A LOOSELY ASSOCIATIVE flock of micro-essays, this book has as its center of gravity Nelson's having a baby with her partner Harry Dodge, the genderqueer artist. Since Dodge is chromosomally female, and the conception occurred in some technology-assisted, non-levitical way, the mere existence of their family would strike quite a few of my fellow citizens (even some people on my street, I suspect) as the Abomination of Desolation and a sure sign that the end times were nigh.
At the same time, were you to see Maggie, Harry, Iggy, and Iggy's seven-years-senior half brother (not named in the text, unless I just missed it) at your local sandwich shop, they would look just like any other breeder clan out there. As a friend of Nelson's puts it, seeing their family photo on a coffee mug, "I've never seen anything so heteronormative in my life."
(What do you suppose the tone of that utterance was, by the way? The reviewer of the book in n+1 sounds confident that it was offered amicably, but I wonder.)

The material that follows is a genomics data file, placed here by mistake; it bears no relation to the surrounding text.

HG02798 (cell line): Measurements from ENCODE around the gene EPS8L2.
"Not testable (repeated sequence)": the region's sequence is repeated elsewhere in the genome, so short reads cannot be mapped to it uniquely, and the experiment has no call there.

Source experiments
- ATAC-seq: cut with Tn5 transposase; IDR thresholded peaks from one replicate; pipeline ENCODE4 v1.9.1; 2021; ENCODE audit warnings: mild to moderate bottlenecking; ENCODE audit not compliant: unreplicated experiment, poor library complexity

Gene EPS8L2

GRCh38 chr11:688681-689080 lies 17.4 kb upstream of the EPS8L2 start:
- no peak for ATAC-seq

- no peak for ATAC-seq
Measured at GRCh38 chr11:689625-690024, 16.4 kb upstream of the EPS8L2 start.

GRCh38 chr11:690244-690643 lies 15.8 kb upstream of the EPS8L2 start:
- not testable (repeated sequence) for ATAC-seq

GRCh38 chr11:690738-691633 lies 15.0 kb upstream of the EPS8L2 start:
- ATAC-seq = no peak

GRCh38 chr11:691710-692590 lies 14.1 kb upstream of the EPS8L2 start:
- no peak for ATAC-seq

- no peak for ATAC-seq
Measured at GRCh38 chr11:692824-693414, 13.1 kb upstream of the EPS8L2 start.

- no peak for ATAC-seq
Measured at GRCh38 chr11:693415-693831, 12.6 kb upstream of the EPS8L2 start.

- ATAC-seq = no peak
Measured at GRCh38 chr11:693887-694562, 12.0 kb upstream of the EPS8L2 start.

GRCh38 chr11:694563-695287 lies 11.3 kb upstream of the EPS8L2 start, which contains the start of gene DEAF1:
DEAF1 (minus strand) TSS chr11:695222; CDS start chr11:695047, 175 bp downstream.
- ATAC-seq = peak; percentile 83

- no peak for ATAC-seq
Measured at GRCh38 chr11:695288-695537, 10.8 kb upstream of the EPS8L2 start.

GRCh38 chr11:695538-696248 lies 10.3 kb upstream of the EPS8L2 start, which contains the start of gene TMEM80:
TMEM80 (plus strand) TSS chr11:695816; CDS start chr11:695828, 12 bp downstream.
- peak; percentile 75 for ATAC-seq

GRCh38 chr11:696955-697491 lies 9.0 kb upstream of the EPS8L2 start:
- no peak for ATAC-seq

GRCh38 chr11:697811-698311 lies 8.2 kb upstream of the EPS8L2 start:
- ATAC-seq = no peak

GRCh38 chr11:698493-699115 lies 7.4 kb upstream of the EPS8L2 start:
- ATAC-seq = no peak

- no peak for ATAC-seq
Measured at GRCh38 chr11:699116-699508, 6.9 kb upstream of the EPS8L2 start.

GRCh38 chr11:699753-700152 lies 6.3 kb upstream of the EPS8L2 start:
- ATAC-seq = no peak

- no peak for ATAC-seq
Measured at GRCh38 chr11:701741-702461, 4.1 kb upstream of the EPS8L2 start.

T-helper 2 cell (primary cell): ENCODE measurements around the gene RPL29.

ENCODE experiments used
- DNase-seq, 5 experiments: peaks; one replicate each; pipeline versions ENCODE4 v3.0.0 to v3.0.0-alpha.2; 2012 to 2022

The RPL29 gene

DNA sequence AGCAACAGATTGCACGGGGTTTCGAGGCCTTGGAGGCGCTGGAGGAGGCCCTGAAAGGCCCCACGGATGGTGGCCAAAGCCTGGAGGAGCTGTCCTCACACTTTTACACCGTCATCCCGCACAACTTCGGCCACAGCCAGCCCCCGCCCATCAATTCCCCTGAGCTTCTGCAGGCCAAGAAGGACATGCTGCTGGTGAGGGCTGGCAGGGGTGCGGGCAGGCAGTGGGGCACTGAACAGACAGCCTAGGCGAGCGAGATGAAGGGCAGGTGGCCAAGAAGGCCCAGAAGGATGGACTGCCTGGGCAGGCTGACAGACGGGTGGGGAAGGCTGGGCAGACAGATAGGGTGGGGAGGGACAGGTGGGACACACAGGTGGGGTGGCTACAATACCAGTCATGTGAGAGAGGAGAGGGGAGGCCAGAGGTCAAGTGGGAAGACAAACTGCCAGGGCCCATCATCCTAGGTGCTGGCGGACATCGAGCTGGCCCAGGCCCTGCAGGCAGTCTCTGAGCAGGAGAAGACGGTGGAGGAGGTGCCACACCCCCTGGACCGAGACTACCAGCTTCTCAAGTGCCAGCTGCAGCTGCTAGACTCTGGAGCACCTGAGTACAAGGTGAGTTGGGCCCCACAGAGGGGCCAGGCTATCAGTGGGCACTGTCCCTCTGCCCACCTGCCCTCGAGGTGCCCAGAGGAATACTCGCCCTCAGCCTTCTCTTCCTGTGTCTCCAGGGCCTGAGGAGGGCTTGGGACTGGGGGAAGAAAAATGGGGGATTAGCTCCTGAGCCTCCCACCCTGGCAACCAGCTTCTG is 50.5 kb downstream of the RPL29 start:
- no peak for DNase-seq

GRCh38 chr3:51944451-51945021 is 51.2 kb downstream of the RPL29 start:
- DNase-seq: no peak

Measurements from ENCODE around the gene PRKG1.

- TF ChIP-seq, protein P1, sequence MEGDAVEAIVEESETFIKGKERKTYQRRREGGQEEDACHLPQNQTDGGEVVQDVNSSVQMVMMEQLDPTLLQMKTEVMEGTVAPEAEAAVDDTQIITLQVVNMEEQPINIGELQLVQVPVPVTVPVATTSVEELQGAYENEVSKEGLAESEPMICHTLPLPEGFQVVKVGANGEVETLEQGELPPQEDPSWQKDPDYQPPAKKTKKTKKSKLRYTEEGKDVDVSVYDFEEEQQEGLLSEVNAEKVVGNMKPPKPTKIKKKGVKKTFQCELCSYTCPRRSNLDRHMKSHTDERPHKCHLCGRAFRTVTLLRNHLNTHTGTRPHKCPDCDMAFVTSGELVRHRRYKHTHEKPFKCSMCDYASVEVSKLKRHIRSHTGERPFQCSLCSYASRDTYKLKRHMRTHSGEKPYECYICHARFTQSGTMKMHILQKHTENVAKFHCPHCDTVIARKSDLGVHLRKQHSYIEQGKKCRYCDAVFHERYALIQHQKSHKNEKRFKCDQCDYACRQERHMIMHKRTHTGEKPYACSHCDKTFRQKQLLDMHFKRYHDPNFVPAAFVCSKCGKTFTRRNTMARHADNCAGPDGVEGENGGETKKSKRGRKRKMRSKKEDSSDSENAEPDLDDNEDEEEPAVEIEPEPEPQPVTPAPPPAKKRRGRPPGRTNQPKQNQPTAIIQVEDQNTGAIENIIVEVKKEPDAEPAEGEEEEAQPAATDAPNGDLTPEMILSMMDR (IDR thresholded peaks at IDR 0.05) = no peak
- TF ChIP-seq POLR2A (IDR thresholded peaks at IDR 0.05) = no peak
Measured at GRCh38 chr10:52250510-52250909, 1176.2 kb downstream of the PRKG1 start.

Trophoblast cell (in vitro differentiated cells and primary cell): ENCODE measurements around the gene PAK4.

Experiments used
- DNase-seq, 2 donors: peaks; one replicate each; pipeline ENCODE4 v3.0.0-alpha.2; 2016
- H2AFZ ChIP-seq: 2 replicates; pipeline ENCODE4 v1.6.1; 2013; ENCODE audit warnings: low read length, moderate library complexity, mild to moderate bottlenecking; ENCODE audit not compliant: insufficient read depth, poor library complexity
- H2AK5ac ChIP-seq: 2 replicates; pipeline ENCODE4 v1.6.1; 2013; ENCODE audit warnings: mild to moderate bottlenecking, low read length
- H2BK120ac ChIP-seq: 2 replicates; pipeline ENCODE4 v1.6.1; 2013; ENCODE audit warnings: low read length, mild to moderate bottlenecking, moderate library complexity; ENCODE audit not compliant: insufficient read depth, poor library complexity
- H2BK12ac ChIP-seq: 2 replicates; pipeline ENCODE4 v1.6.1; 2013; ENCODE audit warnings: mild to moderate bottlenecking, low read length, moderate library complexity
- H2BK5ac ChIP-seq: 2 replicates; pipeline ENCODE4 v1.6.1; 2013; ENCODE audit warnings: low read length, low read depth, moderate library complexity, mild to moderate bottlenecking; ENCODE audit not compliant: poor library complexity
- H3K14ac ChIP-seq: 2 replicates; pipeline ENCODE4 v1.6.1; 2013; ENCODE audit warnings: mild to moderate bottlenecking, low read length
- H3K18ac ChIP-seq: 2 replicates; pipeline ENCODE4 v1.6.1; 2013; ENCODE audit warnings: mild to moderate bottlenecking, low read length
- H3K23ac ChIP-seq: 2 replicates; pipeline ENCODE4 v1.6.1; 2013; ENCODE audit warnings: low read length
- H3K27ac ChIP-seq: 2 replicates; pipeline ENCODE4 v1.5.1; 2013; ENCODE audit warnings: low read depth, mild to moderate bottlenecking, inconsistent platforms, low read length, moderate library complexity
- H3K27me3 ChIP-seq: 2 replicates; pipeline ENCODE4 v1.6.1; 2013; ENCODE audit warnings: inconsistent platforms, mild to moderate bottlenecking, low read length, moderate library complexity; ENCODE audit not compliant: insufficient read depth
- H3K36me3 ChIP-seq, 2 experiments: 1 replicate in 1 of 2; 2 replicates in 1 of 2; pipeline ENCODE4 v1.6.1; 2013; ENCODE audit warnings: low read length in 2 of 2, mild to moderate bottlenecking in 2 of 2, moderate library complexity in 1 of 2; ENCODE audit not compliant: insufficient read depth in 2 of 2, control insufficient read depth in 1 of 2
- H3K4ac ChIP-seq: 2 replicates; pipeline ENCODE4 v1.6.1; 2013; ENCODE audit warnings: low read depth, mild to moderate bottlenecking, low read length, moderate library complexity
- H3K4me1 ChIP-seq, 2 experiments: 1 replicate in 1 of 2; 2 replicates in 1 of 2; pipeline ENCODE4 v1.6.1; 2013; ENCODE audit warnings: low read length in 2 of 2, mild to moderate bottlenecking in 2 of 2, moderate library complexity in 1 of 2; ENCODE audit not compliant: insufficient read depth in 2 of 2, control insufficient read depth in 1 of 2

Hence my guess at the meaning of the title: the ship Argo, from Greek mythology, gradually had all its component parts replaced over the course of a voyage--was it still the Argo once nothing of the original Argo remained? Is the grand old patriarchal institution of marriage+kids still patriarchal when its component parts are replaced? Are Maggie and Harry reproducing a repressive institution or transforming it in an emancipatory way? "Afterward we debated: assimilation vs. revolution"--this debate actually occurs while they are watching X-Men: First Class while Harry is recovering from his top surgery, but the question seems germane to their domestic situation as well.
Things are still fairly edgy, even with the family-photo coffee mug around; the book opens with Nelson deeply relishing a session of anal sex (a topic that will come up a few times in the book). Nelson obviously means to keep faith with her transgressive commitments as a theorist/artist, but she's willing to own up that she is really into her marriage and really into her kid. So there we are.
It's good book: brisk, provocative, sometimes provoking, moving. Nelson is one of a growing crowd of really interesting young (-ish, at least, i.e., younger than I) women prose writers--Eula Biss, Leslie Jamison, Karen Hays--but the book hers most often called to mind for me was Greenberg & Zucker's Home/Birth. Mainly because of the subject of childbirth, I suppose, but also something in the non-linear freedom of the structure, the poetic sensibility of both books, and also the willingness to write from an angle oblique to that of the American mainstream about the oldest, most elemental of human events.